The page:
In 2006, the ferry was under construction and is designed to carry a maximum of 300 passengers and 40 vehicles.1
The ferry has two passenger decks.
Figure 1. Main Deck – Original Design
Figure 2. Second Deck – Original Design
The US Coast Guard does not require coamings on any passenger doors on the ferry.2
A representative of the Access Board reviewed the original designs of the vessel with a representative of the ferry service to identify passenger features that would not meet the draft passenger vessel accessibility guidelines made available in 2006. The ferry representative proposed new designs for the passenger features that would meet the draft guidelines and estimated how much the new designs would add to the vessel’s construction cost. The ferry representative reported that the cost to construct the vessel was approximately $6 million in 2005 dollars. The ferry representative estimated the cost for constructing the vessel based on the original designs to be approximately $8 million in 2006 dollars. The ferry representative estimated that the platform lift and other proposed designs to meet the draft guidelines would add from $205,500 to $255,500 to the vessel’s construction costs, or a 2.6 to 3.2 percent increase. About 75 to 80 percent of the additional costs are attributed to the platform lift. Two to four fixed seats were lost on the second deck, and one wheelchair space and one drinking fountain were added.
Actions taken on features in the original vessel designs to create new designs meeting the draft guidelines3 for a new vessel are discussed below. The case study sought to identify actions that 1) have significant impacts, 2) incurred additional costs but did not have significant impacts, or 3) have other outcomes which should be noted.
A design is identified as having a significant impact where the design would add more than 0.5 percent to vessel’s construction costs; would substantially reduce the vessel’s usable space or necessitate an increase in the vessel’s size; or would present major operational issues. A design is identified as incurring an additional cost but not having a significant impact where a specific cost can be attributed to the design but it does not meet the criteria for a significant impact.
On the second deck (1250 square feet in size), interior and exterior transportation seating areas are provided for passenger use. The draft guidelines require at least one transportation seating area to be on an entry deck or to be connected to an entry deck by an accessible route.4 V222.2. The draft guidelines permit a platform lift to be used in new construction to provide access to a deck that is less than 3000 square feet. V206.7.5. The ferry representative proposed to use a platform lift to provide access to the transportation seating areas on the second deck instead of locating a transportation seating area on the main deck.
The platform lift would be located near the men’s room between lanes 1 and 2 on the main deck. The platform lift would be positioned parallel with the width of the vessel and the door would open in the direction of lane 1. The stairway near the men’s toilet room would be moved approximately 12 feet toward the end of the vessel. The platform lift and new stairway location would not interfere with the vehicle lanes. The second deck surface would be increased approximately 33 square feet for the new stair landing. The ferry representative estimated a marine grade, custom made, stainless steel platform lift which is open to the weather and the additional deck surface would add from $150,000 to $200,000 to the vessel’s construction costs.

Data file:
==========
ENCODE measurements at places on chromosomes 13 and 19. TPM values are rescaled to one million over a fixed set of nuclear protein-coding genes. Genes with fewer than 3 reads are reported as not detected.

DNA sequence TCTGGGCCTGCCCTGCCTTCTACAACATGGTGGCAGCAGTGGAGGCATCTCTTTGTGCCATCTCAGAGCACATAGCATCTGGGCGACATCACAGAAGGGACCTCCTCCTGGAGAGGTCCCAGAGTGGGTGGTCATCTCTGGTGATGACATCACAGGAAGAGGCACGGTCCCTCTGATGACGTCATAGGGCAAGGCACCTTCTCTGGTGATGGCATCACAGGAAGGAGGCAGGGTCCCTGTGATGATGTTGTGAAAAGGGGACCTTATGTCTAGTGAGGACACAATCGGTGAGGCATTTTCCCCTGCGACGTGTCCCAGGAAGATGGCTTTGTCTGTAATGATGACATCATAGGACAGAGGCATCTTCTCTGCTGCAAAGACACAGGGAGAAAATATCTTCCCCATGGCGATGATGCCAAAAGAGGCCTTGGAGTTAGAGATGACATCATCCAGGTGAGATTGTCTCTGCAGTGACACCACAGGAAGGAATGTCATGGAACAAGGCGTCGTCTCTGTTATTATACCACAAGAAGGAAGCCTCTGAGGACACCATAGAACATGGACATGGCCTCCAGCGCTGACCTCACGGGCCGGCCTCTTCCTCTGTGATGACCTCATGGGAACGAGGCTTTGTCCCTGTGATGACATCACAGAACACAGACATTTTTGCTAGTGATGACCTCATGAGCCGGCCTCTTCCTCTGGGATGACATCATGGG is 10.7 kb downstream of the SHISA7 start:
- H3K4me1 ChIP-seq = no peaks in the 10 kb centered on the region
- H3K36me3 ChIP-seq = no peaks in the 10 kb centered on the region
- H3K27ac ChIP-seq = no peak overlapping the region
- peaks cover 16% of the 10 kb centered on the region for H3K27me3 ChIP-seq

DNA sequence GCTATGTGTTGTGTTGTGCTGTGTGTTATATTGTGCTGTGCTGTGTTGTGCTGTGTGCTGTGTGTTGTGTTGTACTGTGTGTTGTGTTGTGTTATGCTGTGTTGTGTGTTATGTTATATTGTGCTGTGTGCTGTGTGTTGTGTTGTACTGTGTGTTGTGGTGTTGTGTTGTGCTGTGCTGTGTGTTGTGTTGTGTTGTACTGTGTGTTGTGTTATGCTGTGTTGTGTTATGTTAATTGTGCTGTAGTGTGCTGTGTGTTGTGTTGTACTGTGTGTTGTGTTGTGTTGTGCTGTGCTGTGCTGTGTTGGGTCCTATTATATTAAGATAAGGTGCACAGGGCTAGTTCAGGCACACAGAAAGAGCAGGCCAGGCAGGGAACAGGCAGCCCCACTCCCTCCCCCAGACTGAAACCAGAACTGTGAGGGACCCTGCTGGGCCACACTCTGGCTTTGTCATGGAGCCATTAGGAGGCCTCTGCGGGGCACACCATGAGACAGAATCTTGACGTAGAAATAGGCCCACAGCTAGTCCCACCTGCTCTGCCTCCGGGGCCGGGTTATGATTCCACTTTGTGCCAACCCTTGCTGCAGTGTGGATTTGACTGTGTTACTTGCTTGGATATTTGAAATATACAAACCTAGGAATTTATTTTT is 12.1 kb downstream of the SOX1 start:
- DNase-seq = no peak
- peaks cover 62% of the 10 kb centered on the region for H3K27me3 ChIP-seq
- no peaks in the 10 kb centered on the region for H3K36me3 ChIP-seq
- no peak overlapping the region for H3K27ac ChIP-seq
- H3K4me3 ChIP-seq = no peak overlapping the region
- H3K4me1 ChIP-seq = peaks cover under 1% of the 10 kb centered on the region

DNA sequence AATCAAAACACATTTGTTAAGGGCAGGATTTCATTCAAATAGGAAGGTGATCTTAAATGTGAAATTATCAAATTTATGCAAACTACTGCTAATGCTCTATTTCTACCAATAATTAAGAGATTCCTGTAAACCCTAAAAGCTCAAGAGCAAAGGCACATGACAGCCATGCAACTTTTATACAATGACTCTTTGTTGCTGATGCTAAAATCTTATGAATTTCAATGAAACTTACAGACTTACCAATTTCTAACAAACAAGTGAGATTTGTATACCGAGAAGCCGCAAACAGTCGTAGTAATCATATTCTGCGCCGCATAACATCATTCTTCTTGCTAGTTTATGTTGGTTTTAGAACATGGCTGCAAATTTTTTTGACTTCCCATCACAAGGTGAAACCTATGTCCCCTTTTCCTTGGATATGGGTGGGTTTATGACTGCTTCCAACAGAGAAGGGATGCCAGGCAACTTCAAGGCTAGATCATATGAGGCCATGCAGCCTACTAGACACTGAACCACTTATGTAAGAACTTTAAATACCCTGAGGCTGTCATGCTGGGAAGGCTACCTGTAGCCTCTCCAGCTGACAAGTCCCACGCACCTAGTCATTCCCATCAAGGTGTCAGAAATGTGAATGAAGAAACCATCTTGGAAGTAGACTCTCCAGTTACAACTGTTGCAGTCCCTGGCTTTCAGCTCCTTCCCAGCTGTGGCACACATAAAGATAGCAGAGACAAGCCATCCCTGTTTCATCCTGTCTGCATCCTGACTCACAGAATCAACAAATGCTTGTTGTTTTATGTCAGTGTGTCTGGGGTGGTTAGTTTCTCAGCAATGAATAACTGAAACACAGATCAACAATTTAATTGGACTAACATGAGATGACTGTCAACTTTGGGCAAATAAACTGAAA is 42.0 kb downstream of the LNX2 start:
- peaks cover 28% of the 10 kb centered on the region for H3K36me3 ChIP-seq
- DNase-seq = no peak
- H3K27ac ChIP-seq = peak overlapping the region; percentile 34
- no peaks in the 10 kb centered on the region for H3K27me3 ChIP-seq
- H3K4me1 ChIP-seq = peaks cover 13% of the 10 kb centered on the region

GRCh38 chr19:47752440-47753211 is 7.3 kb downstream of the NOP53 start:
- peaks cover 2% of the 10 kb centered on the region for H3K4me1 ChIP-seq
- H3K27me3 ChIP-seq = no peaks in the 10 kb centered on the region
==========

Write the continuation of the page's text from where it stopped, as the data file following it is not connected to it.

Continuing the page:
Figure 3. Main Deck – Proposed Platform Lift Location
The draft guidelines generally require deck surfaces to have slopes that do not exceed 2 percent unless the surface is the running slope of an accessible route. V 305.2. The ferry’s camber, or side to side slope, is 2.27 percent.5 The ferry representative reported that a camber exceeding 2 percent is not necessary for water drainage. The ferry representative estimated that it would cost $50,000 to design the main deck so that the slopes do not exceed 2 percent.6
A drinking fountain is provided in the second deck cabin and mounted at standard height. Where a deck has a passenger drinking fountain, the draft guidelines require the deck to have at least one passenger drinking fountain mounted at a low position (for persons who use wheelchairs) and one mounted at a high position (for persons with difficulty bending or stooping). V211.2. At the wheelchair accessible drinking fountain, the draft guidelines require knee and toe clearance and a clear deck space positioned for a forward approach. V602.2. The ferry representative proposed in the new designs to use the standard height drinking fountain for meeting the needs of persons with difficulty bending or stooping, and installing a second drinking fountain for persons who use wheelchairs. To provide the clear deck space (30 inches by 48 inches), the seats near the drinking fountains were slightly moved in the new designs toward the center of the cabin. This move is estimated to have an insignificant impact of the use of the space. The ferry representative also estimated the additional drinking fountain and related plumbing work would add $1,000 to the vessel’s construction costs.7